This year’s commemoration of the Babi Yar massacre—the Nazis’ mass shooting of more than 33,000 Jews at a ravine in northwest Kiev 75 years ago—comes at a critical time: as Ukraine continues to resist Russia’s military threats and violations of its territorial sovereignty.
Russia, in turn, has often justified itself and sought to delegitimize the government in Kiev by pointing to extreme right-wing Ukrainian nationalist militias and factions supporting the government that have a record of collaboration with the Nazis during World War II and of support for fascism.
Against this backdrop, the appearance of Asher Cherkassky at a four-day conference now taking place to commemorate the Babi Yar anniversary was a striking event. With his army fatigues, long greying beard and black kippah, Cherkassky looked halfway between a combat soldier and a rabbi. He could just as well have been a captain in the Israel Defense Forces. But he is not; Cherkassky, yarmulke and all, is a Ukrainian patriot who has been fighting with Right Sector, the very nationalist militia Russian leader Vladimir Putin has been denouncing for anti-Semitism.
Cherkassky felt a calling to join the conflict in 2014, after the so-called Maidan Revolution toppled the government of Ukraine’s pro-Putin President, Viktor Yanukovych, and war broke out between Russian-supported rebel groups and Ukraine government forces in the country’s east. Cherkassky latched on to a paramilitary battalion aligned with Right Sector.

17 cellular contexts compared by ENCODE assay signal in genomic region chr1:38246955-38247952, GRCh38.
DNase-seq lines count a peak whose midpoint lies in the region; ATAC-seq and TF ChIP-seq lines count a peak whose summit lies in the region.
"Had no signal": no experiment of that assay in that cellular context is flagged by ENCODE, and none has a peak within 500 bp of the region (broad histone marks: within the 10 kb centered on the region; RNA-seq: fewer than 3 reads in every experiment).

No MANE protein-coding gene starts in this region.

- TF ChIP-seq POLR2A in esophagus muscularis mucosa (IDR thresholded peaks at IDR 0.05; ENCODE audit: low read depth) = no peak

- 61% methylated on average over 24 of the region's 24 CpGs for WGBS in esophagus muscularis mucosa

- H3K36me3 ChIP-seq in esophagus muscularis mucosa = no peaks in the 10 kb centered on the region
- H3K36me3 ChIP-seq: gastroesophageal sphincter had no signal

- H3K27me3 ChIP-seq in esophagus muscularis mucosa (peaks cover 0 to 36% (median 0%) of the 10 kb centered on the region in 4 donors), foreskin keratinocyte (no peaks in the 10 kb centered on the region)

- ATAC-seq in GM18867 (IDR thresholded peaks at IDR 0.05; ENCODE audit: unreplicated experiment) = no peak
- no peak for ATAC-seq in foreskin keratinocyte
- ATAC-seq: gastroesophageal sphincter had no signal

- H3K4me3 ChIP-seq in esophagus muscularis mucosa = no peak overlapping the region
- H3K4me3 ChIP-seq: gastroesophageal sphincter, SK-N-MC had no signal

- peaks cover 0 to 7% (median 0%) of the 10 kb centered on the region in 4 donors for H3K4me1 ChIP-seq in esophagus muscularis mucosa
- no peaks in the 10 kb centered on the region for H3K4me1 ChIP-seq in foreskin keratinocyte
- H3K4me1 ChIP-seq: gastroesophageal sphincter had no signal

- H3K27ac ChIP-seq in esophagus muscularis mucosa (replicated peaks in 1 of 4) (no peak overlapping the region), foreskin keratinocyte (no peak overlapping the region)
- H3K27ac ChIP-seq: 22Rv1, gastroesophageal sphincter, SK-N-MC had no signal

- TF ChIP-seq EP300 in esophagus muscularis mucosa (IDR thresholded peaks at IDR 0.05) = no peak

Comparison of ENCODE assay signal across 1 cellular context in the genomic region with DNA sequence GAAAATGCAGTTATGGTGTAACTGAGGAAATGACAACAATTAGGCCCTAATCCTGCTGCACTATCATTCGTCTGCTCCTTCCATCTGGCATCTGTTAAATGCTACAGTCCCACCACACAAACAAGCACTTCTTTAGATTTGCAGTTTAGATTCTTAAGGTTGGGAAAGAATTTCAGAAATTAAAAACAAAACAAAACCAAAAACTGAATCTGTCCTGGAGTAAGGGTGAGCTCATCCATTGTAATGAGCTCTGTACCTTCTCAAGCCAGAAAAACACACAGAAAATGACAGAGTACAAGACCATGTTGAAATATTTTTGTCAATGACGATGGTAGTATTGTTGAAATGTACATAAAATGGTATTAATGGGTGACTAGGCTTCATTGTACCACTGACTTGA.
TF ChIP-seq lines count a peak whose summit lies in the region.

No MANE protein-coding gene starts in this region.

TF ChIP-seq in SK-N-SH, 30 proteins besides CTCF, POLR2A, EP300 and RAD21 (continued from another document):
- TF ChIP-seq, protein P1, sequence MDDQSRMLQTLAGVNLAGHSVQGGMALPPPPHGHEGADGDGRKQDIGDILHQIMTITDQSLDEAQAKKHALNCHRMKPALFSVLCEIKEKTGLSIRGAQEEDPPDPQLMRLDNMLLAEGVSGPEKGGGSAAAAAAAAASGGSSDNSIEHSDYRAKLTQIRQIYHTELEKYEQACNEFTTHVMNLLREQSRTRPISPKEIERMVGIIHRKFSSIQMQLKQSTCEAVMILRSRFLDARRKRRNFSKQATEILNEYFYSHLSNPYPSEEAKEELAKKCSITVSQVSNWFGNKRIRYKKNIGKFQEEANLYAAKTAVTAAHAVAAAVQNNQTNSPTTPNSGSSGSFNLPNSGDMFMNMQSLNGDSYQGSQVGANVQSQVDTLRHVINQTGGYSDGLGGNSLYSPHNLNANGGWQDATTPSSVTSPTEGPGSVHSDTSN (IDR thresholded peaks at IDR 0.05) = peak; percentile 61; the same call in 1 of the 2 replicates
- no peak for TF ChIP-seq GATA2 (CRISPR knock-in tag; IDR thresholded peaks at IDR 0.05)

During World War II, in their fight for independence from the Soviet Union, many Ukrainian nationalist factions joined the Nazis out of mutual enmity toward the USSR. Today, Right Sector defines itself as “neither xenophobic nor anti-Semitic, as Kremlin propaganda claims,” according to the group’s self-description, quoted in Le Monde diplomatiqe—but also as “nationalist, defending the values of white, Christian Europe against the loss of the nation and deregionalisation.” The group, whose leader drew less than 2% of the vote in Ukraine’s 2014 presidential election, rejects multiculturalism, as “responsible for the disappearance of the crucifix and the arrival of girls in burqas in your schools.”
Nevertheless, Cherkassky presented himself as a symbol of bridged divides between Ukrainians and Jews that are bared raw by discussion of the Holocaust. In discussing relations between himself and other members of his battalion at his September 25 appearance, Cherkassy said, “We became one family.” He further affirmed his conviction of the need to protect a free Ukraine, describing the country as a free society in which he is allowed to practice his religion without question. “We believe that because of our unity and mutual respect, we can beat any enemy,” he told the audience.
David Fishman, an expert on the former Soviet Union at the Jewish Theological Seminary, in New York, said that the experience of fighting alongside Jews may have had an effect on the Right Sector’s language towards Jews. In 2014, Right Sector’s leader, Dmitry Yarosh, met with the Israel’s ambassador to Ukraine to allay concerns and to pledge to fight racism and anti-Semitism in Ukraine.
“They speak the language of force, they speak the language of violence,” Fishman told the Forward then. “What’s interesting is that they are not speaking the language of anti-Semitism.”